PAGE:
The importance of being B S Yediyurappa
Few Chief Ministers in contemporary India have the political survival instincts that Karnataka Chief Minister B S Yediyurappa possesses. Time and again, he has been written off and his political decline was predicted. Time and again he has defied all such commentators and continued to remain in the political limelight. For quite some time now, analysts have been talking of a possible change of guard in Karnataka.
The two by-election victories have once again placed all such discussions on the back-burner, at least for now. It may be useful to assess what has contributed to Yediyurappa's capacity to tide crisis after crisis and continue to remain politically relevant and central to the BJP in the state.
It is clear that when it comes to Yediyurappa, the BJP has had to side-step some of its golden rules. Since Prime Minister Modi took over the leadership of the party, the 75 year rule has been consistently followed to ease out leaders from important party or government positions. Leaders have been considered ineligible for political office after having reached this age. Yediyurappa crossed the age of 75 just before the 2018 State Assembly elections.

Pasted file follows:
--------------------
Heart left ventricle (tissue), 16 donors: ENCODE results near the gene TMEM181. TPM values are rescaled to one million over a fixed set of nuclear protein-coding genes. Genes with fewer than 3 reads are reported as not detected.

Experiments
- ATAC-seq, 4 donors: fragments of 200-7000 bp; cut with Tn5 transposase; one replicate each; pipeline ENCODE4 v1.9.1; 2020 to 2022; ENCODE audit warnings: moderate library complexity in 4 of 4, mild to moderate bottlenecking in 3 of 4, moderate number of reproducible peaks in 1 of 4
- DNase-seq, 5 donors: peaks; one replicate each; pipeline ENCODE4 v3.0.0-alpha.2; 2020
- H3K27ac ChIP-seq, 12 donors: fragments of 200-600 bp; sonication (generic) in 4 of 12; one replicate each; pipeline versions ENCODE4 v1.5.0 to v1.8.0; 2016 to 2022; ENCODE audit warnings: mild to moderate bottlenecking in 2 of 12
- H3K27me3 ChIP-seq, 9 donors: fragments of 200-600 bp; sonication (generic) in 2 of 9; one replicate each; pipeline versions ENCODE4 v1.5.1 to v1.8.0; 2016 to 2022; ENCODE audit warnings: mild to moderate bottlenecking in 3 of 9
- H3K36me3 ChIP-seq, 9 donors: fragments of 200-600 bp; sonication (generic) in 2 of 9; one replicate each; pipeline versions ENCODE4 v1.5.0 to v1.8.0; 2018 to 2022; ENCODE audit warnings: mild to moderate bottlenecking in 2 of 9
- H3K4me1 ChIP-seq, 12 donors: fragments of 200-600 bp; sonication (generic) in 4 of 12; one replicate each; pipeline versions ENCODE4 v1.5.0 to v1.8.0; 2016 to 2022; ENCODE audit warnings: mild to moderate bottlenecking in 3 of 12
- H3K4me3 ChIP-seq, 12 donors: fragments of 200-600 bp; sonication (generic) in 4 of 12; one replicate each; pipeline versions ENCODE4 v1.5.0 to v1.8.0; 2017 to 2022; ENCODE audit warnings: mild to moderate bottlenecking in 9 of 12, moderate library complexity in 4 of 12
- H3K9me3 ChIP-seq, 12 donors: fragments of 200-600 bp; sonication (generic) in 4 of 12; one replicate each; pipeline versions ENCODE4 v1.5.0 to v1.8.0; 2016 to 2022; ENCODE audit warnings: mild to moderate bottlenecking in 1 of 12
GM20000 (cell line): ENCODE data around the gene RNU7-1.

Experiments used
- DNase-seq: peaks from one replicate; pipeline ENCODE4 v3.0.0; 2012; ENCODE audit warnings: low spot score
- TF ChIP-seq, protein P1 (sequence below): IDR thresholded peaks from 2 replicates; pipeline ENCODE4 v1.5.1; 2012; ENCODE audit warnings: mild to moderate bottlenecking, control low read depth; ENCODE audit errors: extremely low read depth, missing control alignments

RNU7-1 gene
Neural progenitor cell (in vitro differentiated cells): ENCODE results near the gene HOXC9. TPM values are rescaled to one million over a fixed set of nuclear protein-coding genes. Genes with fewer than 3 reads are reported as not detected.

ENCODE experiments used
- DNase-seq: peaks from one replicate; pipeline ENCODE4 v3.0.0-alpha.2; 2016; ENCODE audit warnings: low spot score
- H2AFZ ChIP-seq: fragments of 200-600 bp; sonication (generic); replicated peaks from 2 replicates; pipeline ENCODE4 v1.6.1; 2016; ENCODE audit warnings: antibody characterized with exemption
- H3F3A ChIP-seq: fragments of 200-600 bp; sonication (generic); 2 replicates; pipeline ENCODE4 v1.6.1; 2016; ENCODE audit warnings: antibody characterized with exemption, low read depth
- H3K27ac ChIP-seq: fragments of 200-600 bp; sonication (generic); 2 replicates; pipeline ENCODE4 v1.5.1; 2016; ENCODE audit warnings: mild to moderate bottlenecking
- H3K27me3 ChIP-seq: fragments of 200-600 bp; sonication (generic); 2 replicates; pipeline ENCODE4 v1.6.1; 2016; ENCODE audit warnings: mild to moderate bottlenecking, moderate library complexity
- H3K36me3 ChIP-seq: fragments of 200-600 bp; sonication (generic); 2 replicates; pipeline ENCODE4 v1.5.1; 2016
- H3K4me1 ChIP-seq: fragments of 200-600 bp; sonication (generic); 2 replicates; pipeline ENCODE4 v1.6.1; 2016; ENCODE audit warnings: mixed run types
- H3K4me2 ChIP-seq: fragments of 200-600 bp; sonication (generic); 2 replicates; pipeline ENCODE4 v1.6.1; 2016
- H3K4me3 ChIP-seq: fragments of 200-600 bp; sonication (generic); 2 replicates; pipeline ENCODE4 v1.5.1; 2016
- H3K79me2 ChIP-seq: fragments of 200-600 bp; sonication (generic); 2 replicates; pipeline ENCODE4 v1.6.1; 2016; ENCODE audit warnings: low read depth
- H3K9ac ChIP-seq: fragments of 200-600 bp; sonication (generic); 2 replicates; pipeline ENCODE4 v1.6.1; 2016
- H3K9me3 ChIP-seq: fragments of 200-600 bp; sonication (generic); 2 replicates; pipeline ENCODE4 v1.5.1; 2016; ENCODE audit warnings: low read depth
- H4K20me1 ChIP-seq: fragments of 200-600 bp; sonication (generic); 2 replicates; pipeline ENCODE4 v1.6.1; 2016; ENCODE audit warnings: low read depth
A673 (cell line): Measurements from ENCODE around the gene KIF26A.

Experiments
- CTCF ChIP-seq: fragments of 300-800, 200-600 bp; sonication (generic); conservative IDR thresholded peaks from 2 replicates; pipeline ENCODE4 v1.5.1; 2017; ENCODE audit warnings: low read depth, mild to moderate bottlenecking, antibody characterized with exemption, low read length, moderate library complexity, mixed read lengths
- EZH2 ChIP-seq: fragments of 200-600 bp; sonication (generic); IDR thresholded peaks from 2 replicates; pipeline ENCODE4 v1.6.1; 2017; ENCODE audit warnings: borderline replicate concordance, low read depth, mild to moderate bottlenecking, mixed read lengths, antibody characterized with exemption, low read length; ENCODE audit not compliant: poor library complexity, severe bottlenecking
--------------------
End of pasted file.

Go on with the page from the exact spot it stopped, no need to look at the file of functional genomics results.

He had already been anointed by the party as its Chief Ministerial candidate. One remembers his supporters celebrated his 75th birthday on 27th February 2018 (a few months before the state elections). They were clearly instructed not to mention his age in any of the hoarding or banners. It did not find a mention in any of the speeches. He is thus, one of the few leaders in the BJP who has returned to the position of Chief Minister (twice) after crossing the age of retirement unofficially fixed by the BJP.
Secondly, the BJP in its fight with the Congress has strongly opposed dynastic politics. The Congress has been ridiculed by the BJP leadership for clutching on to the coat-tails of the Gandhi-Nehru family. At the senior level there are not too many examples of dynasties within the BJP. B.S.Yediyurappa is a clear exception to this rule. For quite some time now, his one son has been a Member of Parliament from Shimoga whenever Yediyurappa has been an MLA and for the one occasion when he was elected to the Lok Sabha his son won the by-election for his Assembly seat.